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DVD Review: ‘The Twilight Zone (1959) – The Complete Fifth Season’

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Image Entertainment concludes its episode-only, complete-season DVD releases of The Twilight Zone with The Complete Fifth Season, debuting on a five-disc set for $29.98. Slated for CBS’ 1963/64 schedule, the program returned for 36 episodes at its original length of half an hour.  Commenting on The Fourth Season, series creator Rod Serling said, “The bulk of our stories lacked the excitement and punch of the shorter dramas.”  A sentiment shared by many fans, in my experience. However, with 120 stories already told, the series began to lose some of its luster in the fifth season.  Ideas were repeated and most of stories from new writers brought in to help complete the fifth-season commitment were forgettable.

Serling wrote 16 episodes, four of them teleplays based on other writer’s stories, and even his output was uneven, which he admitted.  “Toward the end I was writing so much that I felt I had begun to lose my perspective on what was good or bad.” His “The Long Morrow” is a touching, futuristic love story with a good twist.  “A Kind of Stopwatch,” based on an unpublished story by Michael D. Rosenthal, takes an idea that must cross everyone’s mind: what if you could stop time?  Overly talkative and borish McNulty is given “The greatest conservation piece in the world…and what does it do? It stops conversation!”  However, the episode offers a twist without a moral.  He also wrote cliched sci-fi stories, such as “Probe 7, Over and Out,” which features a man and woman named Adam and Eve, and “The Old Man in the Cave” where the man’s identity isn’t surprising.

Of the returning TZ contributors, Earl Hamner, Jr. wrote the most with five episodes but they are inconsistent. “You Drive” might be the best, presenting a psychological story about a man dealing with guilt due to a motor accident.  With “Ring-a-Ding Girl,” the twist is just a bit of arbitrary magic.  “Nightmare at 20,000 Feet,” one of the four by Richard Matheson, may be the most memorable of the season, and arguably the series.  In one of his finest performances, William Shatner is the only person on a plane who can see a monster on the wing.  The story was revisited 20 years later in Twilight Zone: The Movie.  After producer William Froug took over for Bert Granet, who left after 13 episodes, the rewrite he had done to George Clayton Johnson’s “Ninety Years Without Slumbering” disappointed the author so much he used a pseudonym for the story credit. Charles Beaumont’s name appears on three episodes, but they were ghost-written by others because of his poor health.  The most notable was “Living Doll,” written by Jerry Sohl, which featured Talking Tina.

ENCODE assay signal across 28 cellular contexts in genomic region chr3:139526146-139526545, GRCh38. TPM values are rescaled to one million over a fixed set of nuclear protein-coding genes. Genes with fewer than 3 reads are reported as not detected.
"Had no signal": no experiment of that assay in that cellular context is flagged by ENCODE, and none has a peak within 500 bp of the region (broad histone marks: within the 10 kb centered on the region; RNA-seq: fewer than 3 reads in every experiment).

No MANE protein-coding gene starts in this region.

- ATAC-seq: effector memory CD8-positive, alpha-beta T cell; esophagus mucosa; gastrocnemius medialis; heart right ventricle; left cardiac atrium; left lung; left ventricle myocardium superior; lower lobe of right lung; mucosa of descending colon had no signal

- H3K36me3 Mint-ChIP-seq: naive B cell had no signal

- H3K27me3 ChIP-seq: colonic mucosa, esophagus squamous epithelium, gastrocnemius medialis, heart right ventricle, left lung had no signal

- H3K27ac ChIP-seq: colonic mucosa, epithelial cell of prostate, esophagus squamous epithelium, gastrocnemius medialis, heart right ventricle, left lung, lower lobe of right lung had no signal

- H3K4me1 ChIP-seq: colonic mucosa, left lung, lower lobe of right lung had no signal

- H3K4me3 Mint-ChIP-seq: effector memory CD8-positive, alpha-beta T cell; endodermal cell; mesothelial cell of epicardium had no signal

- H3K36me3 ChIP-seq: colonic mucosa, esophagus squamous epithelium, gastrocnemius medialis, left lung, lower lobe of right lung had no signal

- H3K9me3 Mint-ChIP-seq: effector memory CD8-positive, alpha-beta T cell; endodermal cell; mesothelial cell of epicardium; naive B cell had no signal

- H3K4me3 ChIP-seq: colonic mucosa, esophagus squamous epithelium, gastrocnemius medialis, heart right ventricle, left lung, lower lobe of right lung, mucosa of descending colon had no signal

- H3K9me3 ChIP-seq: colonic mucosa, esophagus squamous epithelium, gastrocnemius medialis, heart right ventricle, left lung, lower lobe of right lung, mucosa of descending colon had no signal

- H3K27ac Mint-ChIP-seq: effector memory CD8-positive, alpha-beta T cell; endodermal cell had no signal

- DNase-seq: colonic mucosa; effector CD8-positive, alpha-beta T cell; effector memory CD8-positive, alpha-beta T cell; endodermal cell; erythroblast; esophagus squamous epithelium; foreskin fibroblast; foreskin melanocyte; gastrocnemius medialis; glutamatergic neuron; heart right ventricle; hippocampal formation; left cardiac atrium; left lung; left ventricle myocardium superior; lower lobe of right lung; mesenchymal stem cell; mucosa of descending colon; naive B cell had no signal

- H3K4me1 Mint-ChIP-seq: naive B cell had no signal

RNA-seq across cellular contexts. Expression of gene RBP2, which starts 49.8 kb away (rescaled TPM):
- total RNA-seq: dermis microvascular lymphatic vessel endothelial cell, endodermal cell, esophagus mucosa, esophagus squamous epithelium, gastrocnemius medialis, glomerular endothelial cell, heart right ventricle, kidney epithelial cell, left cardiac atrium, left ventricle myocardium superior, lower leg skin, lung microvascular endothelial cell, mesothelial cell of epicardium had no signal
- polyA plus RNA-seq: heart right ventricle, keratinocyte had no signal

For the first time, the show’s opening remained the same from the previous season. It was a treat to see Serling the narrator appear within episodes again.  Fans of classic films and television should recognize the actors from this season, some of which are returning to the Zone: Mary Badham, Jackie Cooper, James Coburn, Wally Cox, Richard Deacon, Shelley Fabares, Mariette Hartley, Jack Klugman, Martin Landau, Lee Marvin, Billy Mumy, Warren Oates, Mickey Rooney, Telly Savalas, George Takei, and Ed Wynn.

There were no nominations from either the Emmys or the Hugos this season, but there is an Academy Award winner in the set.  Based on the story by Ambrose Bierce, Robert Enrico wrote and directed the French 1962 short “An Occurrence at Owl Creek Bridge”.  Buying the film to air and making minor adjustments rather than paying to produce an entire new episode allowed the series to come in under budget for the season.

Although uneven, the storytelling heights achieved during The Twilight ZoneThe Complete Fifth Season more than balance out the lows, making it well worth adding to anyone’s TV-on-DVD collection.

I have also reviewed The Complete Second Season and The Complete Third Season and The Complete Fourth Season. Thanks to Image Entertainment for allowing me to take this “journey into a wondrous land whose boundaries are that of imagination,” and the invaluable assistance from Marc Scott Zicree’s very informative The Twilight Zone Companion. 

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About Gordon S. Miller

Gordon S. Miller is the artist formerly known as El Bicho, the nom de plume he used when he first began reviewing movies online for The Masked Movie Snobs in 2003. Before the year was out, he became that site's publisher. Over the years, he has also contributed to a number of other sites as a writer and editor, such as FilmRadar, Film School Rejects, High Def Digest, and Blogcritics. He is the Publisher of Cinema Sentries. Some of his random thoughts can be found at twitter.com/ElBicho_CS